Balance, points appear linked

Tennessee's offensive coaches preach the importance of balance, and the statistics tend to back them up on that. The Volunteers' two most unbalanced outings of the fall coincide with their two lowest-scoring outputs.

Tennessee passed for 302 yards and ran for just 57 last weekend, producing a season-low point total in a 16-13 defeat of Alabama. Tennessee passed for 231 yards and ran for minus-11 in Game 3 vs. Florida, coming out on the short end of a 21-20 score. The Vols ran for at least 79 yards and scored at least 31 points in each of their other five games.

Establishing at least the threat of a ground game could be crucial this weekend against a South Carolina defense that allows opponents to complete a mere 46.5 percent of their passes (73 of 157). The Gamecocks rank 10th nationally in pass efficiency defense and eighth nationally in passing yards allowed (147.4 per game).

Led by All-America candidate Fred Bennett (9 passes defended, 2 interceptions), Carolina's stingy secondary is a major reason the Gamecocks rank 13th nationally in scoring defense. They have allowed an average of just 14.0 points through their first seven games, compared to 25.9 through the first seven games last year.

Alabama shut down Tennessee's ground game last weekend by putting eight men in the box and daring the Vols to pass. The Vols took that dare – throwing the ball 46 times and handing it to running backs just 18 times.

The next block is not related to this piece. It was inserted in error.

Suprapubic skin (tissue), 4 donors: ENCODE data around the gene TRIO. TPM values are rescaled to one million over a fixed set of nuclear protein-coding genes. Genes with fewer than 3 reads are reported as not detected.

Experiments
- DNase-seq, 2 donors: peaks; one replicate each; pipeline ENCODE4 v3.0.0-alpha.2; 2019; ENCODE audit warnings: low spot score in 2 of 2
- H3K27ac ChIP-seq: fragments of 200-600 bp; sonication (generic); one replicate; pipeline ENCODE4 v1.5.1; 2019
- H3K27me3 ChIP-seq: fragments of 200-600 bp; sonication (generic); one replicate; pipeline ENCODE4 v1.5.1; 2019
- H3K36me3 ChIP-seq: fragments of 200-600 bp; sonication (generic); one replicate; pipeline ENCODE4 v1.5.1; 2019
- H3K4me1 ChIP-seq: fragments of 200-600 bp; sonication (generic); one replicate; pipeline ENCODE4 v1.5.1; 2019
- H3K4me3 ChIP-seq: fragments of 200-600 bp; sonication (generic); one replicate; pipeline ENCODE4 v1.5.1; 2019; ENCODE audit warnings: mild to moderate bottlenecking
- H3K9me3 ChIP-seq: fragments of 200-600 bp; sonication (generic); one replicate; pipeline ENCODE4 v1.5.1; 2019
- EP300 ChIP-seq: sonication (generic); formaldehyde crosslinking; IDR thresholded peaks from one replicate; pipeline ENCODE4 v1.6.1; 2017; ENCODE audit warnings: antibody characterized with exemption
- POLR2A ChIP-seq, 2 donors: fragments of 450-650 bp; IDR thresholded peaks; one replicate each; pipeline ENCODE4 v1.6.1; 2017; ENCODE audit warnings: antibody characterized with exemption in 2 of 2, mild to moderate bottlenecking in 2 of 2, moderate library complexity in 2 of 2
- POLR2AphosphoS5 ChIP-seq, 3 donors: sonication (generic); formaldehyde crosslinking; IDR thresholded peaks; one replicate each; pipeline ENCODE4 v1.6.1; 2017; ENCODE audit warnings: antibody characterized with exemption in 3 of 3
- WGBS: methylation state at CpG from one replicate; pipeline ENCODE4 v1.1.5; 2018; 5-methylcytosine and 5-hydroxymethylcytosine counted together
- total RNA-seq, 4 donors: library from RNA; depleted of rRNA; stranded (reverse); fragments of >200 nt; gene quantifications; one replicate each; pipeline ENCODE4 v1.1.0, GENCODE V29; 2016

Guard Anthony Parker says the Tide stopped Tennessee's ground game with schemes, as well as numbers.

"They focused on stopping the run but there are a lot of things we didn't know we were going to get, so it was kind of a shock at first," Parker says. "You've got to know who you're blocking and take care of your job. No matter how many people you get (in the box), as long as there's enough people to block ‘em, we should be all right."

Even a month later, Parker remains embarrassed by Tennessee's negative rushing total in the Florida setback.

"The minus-11 in the Florida game … everybody knows about that," he says, frowning. "We work hard on the running game every week but there's still a lot of improvement to be made."

When an opponent puts eight men in the box – as Alabama did – you'd figure Tennessee's offense has little choice but to throw the football. Parker insists that isn't the case, however.

"You've got to be able to run the ball," he notes. "If you can't run it, they can still load up eight in the box, knowing you're going to pass, then drop everybody (into coverage). You've got to be able to run the ball, even when there are eight men in the box."

Although the Bama game was an ugly win, Parker thought the Vols benefited greatly from proving they can prevail when they aren't at their best.

"It's real important to have the confidence to know we can do that," he says. "We know we can do it now, and that will help us in the future."

Tennessee's chances of cranking up the ground game Saturday night against South Carolina suffered a blow earlier this week when it was announced that leading rusher LaMarcus Coker will be sidelined three to six weeks with a strained knee. Fortunately for the Vols, Arian Foster and Montario Hardesty are available to fill the void.

"It's great to have three running backs – LaMarcus Coker, Montario Hardesty and Arian Foster," Parker says. "If any one of them goes down, you've got two more who can step up and take care of business."

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